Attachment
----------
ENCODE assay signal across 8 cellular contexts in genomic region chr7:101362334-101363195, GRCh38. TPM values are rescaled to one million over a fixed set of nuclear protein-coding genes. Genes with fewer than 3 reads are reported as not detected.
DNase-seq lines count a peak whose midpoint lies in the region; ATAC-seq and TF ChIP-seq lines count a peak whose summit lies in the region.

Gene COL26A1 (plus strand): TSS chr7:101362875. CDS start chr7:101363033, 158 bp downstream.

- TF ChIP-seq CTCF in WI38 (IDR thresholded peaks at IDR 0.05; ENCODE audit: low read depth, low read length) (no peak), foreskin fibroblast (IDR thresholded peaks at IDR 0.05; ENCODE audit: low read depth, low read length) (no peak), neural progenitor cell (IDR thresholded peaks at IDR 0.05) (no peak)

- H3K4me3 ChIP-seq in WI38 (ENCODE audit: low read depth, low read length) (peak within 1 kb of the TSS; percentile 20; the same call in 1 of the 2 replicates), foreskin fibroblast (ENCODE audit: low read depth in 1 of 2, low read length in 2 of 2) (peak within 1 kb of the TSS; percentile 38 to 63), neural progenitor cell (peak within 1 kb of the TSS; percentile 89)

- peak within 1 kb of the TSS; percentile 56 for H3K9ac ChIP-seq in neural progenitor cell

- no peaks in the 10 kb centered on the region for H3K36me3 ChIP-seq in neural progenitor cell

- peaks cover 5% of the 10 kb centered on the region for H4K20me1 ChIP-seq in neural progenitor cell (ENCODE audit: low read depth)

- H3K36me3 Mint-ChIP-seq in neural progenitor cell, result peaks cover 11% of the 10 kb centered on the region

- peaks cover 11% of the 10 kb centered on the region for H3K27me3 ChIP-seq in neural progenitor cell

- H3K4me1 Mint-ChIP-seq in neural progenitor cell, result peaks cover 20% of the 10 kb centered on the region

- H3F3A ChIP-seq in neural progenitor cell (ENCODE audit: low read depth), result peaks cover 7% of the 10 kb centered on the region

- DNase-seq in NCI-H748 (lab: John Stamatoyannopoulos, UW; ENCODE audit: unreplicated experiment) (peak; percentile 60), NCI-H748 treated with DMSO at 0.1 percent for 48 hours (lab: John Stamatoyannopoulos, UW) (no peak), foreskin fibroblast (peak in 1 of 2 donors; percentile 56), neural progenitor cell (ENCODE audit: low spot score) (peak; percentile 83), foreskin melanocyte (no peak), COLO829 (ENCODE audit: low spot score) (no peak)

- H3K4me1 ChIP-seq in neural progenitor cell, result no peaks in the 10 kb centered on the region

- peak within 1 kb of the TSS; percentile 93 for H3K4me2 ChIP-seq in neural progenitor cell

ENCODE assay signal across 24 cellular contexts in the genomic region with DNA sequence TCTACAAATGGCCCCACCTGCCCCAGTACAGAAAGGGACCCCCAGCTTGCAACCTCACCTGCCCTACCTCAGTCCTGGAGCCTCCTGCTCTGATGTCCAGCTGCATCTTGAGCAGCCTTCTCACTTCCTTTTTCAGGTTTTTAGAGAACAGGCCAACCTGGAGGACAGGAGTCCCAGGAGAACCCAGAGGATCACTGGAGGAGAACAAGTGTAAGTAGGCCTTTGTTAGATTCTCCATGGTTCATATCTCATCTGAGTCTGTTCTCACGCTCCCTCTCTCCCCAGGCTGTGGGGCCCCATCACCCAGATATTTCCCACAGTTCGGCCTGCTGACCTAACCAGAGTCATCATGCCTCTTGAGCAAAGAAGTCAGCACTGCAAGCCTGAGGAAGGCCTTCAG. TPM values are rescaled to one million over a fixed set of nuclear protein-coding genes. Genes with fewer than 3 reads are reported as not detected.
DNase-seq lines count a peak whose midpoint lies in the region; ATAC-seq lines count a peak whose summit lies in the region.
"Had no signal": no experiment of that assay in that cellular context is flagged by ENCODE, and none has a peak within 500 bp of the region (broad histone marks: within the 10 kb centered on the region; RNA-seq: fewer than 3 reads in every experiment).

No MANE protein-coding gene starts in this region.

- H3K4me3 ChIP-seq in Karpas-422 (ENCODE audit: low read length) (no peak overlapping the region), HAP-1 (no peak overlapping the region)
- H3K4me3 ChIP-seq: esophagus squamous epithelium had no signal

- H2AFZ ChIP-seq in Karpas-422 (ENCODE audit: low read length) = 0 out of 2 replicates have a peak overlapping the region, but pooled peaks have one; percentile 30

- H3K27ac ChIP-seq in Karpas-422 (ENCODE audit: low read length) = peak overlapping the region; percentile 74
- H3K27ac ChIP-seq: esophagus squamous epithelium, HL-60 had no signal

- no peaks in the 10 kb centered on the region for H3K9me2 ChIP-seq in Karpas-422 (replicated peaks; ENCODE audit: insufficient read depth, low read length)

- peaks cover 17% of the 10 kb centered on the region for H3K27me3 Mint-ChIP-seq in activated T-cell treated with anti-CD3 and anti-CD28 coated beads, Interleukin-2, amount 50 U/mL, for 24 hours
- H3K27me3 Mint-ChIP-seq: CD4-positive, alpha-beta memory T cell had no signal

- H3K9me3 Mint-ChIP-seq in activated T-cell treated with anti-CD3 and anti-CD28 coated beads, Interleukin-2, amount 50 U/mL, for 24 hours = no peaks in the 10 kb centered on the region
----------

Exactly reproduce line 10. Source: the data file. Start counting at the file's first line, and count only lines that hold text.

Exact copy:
- peaks cover 11% of the 10 kb centered on the region for H3K27me3 ChIP-seq in neural progenitor cell